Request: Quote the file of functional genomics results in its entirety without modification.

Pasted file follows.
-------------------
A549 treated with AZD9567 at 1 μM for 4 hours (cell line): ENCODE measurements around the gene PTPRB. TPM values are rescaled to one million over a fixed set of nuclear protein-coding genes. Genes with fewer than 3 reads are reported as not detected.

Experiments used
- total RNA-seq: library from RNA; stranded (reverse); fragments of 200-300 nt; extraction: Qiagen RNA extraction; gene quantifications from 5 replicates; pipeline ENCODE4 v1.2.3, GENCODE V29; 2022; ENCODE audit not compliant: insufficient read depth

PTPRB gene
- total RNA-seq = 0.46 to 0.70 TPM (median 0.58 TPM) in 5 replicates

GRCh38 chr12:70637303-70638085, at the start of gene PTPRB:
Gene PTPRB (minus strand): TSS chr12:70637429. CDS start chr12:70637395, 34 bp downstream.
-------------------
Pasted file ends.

A549 treated with AZD9567 at 1 μM for 4 hours (cell line): ENCODE measurements around the gene PTPRB. TPM values are rescaled to one million over a fixed set of nuclear protein-coding genes. Genes with fewer than 3 reads are reported as not detected.

Experiments used
- total RNA-seq: library from RNA; stranded (reverse); fragments of 200-300 nt; extraction: Qiagen RNA extraction; gene quantifications from 5 replicates; pipeline ENCODE4 v1.2.3, GENCODE V29; 2022; ENCODE audit not compliant: insufficient read depth

PTPRB gene
- total RNA-seq = 0.46 to 0.70 TPM (median 0.58 TPM) in 5 replicates

GRCh38 chr12:70637303-70638085, at the start of gene PTPRB:
Gene PTPRB (minus strand): TSS chr12:70637429. CDS start chr12:70637395, 34 bp downstream.